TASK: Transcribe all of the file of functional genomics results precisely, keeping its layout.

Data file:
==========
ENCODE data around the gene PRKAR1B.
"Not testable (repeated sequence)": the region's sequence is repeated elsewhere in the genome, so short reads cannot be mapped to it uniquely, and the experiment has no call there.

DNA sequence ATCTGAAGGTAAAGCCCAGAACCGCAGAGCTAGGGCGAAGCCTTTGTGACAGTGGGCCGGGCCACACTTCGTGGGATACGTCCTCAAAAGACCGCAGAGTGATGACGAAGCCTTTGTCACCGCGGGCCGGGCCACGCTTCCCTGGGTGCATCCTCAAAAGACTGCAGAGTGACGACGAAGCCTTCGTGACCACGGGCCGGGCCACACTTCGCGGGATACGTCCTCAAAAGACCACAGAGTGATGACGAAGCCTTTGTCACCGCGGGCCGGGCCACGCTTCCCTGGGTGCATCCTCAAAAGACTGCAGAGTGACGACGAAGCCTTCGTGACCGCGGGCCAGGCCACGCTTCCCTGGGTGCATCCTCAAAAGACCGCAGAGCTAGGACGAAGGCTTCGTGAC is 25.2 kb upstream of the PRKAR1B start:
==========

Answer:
ENCODE data around the gene PRKAR1B.
"Not testable (repeated sequence)": the region's sequence is repeated elsewhere in the genome, so short reads cannot be mapped to it uniquely, and the experiment has no call there.

DNA sequence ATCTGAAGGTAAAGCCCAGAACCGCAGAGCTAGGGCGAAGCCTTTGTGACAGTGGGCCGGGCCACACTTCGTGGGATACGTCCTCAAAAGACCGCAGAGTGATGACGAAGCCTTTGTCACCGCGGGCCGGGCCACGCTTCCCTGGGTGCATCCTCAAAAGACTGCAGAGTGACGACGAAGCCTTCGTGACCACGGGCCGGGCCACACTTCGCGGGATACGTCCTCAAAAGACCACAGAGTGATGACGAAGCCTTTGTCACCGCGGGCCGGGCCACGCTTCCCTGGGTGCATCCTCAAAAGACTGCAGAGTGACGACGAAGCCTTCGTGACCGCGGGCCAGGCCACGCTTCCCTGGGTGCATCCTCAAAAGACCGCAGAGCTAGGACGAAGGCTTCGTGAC is 25.2 kb upstream of the PRKAR1B start: